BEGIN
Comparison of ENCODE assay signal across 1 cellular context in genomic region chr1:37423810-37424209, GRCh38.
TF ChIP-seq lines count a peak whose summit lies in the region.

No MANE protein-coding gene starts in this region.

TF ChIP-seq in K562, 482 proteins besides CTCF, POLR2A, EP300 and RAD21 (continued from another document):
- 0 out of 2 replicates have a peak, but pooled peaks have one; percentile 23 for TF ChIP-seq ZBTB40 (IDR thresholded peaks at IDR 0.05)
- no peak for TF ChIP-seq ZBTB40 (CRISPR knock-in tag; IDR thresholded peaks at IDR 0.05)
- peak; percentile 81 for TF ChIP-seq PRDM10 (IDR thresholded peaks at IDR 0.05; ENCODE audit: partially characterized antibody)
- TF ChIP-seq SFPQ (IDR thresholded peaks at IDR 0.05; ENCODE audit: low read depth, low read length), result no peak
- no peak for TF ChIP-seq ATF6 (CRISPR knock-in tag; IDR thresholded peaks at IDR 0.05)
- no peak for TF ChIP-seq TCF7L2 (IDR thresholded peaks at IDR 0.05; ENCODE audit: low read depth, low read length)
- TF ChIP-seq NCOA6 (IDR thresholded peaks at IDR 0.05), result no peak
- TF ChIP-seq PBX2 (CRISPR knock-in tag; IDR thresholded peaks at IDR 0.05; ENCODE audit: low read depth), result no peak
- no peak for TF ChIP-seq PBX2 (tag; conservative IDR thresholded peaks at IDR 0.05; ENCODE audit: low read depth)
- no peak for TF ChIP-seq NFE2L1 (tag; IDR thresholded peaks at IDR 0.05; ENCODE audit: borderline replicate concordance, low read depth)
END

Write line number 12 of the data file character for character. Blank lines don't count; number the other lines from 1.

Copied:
- TF ChIP-seq PBX2 (CRISPR knock-in tag; IDR thresholded peaks at IDR 0.05; ENCODE audit: low read depth), result no peak